Waiter at a cafe

The only time you were a waiter you dropped all the forks . . .

In Insight and Experience by 123456Leave a Comment

‘Fearless’ is a shape few of us, even children, could truthfully lay claim to. And yet when we’re young we have no sense of the future being against us, of not being fit for the future, of doors locked. It’s the non-attendance to these, the freedom from these, more than any child-like attribute per se, that lets us feel our joy so spontaneously as children. The absence is in effect an attribute. Innocence, it’s usually called. And for all its overuse, it’s as good a word as any.


Of course it’s more complex than that. Our childish consciousness is fundamentally different – for one, we are not really aware of mortality. We might have an inkling of what it means for someone or something to die, but we are, for all we know, eternal.

My parents married in Ireland in 1969 and came to Australia the same year. In 1980 they decided to take my brother, my sister and me to see Ireland.

That first swirling late afternoon still breathes and in a funny way, still blooms. Not a solitary trepidation screened or shaded what I was seeing. At moments, a recurring befuddlement at how Australia could just vanish – but even those had a concurrent sensation of an equally rousing world opening.

A ride from the airport in my grandmother’s VW holding an arm out the window to touch the cold swirl; stopped at traffic lights, a motorbike rider extending a black leather hand, damp at the fingertips, to meet my own fingertips. Cut loose in the streets of my new neighbourhood: a steeple-high cypress quivering, wobbling, as if it might topple; a cousin singing Walking on the Moon; the wind hoisting his voice out of reach even as he walked at my side; a beguiling girl on a rattling old bike, hair blacker than coal, long as a cape. Crouched by a stream at the edge of some woods with dizzy déjà vu; drinking from the stream out of overlapped frozen palms; a massive oak tree reaching for me somewhere in the dark. My sister saying she felt dizzy, like the world had been tipped on its head.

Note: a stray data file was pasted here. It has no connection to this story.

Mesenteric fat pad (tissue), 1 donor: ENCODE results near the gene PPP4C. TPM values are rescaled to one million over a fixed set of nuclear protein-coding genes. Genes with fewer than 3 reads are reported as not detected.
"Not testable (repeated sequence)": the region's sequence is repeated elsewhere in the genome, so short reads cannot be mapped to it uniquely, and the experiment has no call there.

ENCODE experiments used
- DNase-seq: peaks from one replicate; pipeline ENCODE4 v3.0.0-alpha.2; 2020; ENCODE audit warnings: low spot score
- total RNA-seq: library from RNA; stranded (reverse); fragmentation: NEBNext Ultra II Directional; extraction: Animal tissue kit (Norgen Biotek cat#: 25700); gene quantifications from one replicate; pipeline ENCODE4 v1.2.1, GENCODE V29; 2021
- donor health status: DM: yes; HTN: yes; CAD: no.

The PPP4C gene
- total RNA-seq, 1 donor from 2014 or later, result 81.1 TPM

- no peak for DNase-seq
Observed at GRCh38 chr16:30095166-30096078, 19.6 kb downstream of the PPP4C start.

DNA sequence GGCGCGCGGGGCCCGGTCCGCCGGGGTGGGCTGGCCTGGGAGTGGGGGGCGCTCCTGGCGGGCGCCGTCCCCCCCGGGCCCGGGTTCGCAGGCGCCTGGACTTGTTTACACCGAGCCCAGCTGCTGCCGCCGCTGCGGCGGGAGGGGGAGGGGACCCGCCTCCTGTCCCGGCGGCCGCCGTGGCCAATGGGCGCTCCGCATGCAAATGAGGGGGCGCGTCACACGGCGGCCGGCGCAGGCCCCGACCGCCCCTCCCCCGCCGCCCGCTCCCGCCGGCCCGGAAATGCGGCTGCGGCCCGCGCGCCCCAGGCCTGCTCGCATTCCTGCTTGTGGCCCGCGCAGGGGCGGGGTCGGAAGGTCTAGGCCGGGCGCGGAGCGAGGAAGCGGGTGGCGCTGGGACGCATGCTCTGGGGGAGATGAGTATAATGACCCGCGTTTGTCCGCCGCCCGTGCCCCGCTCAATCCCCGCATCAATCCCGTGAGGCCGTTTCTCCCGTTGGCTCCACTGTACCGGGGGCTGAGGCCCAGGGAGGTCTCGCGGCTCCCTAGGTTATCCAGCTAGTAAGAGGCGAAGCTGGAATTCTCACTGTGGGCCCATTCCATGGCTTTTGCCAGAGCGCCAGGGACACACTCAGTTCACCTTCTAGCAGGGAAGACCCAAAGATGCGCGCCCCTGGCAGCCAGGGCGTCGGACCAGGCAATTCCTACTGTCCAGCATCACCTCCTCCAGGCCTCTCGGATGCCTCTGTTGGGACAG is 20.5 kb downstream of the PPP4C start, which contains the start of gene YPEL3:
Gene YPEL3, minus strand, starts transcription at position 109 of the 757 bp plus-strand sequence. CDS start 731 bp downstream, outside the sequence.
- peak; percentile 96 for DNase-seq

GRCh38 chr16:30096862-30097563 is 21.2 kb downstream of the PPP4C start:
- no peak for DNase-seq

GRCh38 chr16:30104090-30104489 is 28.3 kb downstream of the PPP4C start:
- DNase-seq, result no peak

I’m not writing this because I’m nostalgic. I’m writing this because lately I have been thinking of going back to Ireland to live a year.

The problem is this – no sooner does the notion surface, than it’s shot at from above. The easiest way to illustrate this is to paint you a picture, so to speak. I’ll let you hear me think (if that’s not too merciless of me). How will you get any writing done working all those part time traveller’s jobs? Nobody will employ you to write – competition too tough in such a rich literary culture. No sunny spots for yoga. What about that one cousin you don’t get along with and how will you earn a living? The only time you were a waiter you dropped all the forks . . .

Transitory noise. Peripheral enough to pay no mind, persistent enough to need addressing sooner or later.

Efficacy is a reasonable enough concern. But if a person is willing to learn with a sense of humour, what purpose or basis all these pusillanimous apprehensions? How do we outmanoeuvre them? Or dismiss them with the icy disdain they deserve? Wouldn’t bombastic over-confidence be a perfectly reasonable substitute? Wouldn’t unchecked ego and conceit be more functional if it got me striding onto a plane with a head big, unchecked, ballooning with empty airs?

As I work, a chef on RRR’s Eat It talks about his mentor’s mantra: taste and think, taste and think. Why can’t we taste adventure and then think, instead of first agonising?

Like a Miles Davis song or Melbourne’s eclectic weather, our experience of this world is fluid and sometimes brilliantly unpredictable. When I was a kid on the plane I liked not knowing what would happen next. I liked being uprooted. It seems to me that sometimes in order to fully recognise the joy of living as an adult it’s not such a bad idea to adopt the take-it-as-it-comes curiosity and cheek of a kid. Not to say we should be ingénues and babes in the woods, or leave our affairs for others to fix. Only that we might be strongest when boldest. No extraordinary observation and maybe not even a very eloquent stating of the case. But it’s easily forgotten.

We engineer our own fears (with assistance) and assiduously hammer each into our thinking, as if each were indispensable. And yet we neglect our ideas as if they were meaningless. Groggy little fears plant a foot in consciousness’s door as I write this. Nobody will want this, don’t sink too much time, come and have a cup of tea with us in the kitchen. I light an imaginary cigar, blow imaginary smoke in their sour faces. Here for you if you need us, cough. Cranks. They make me want to whistle Tim Buckley’s Buzzin Fly. They make me want to crank REM’s I Believe:

I Believe my humour’s wearing thin
and Change, Baby,
is what I Believe in.


James Hughes is a freelance writer based in Melbourne. Reblog this post [with Zemanta]


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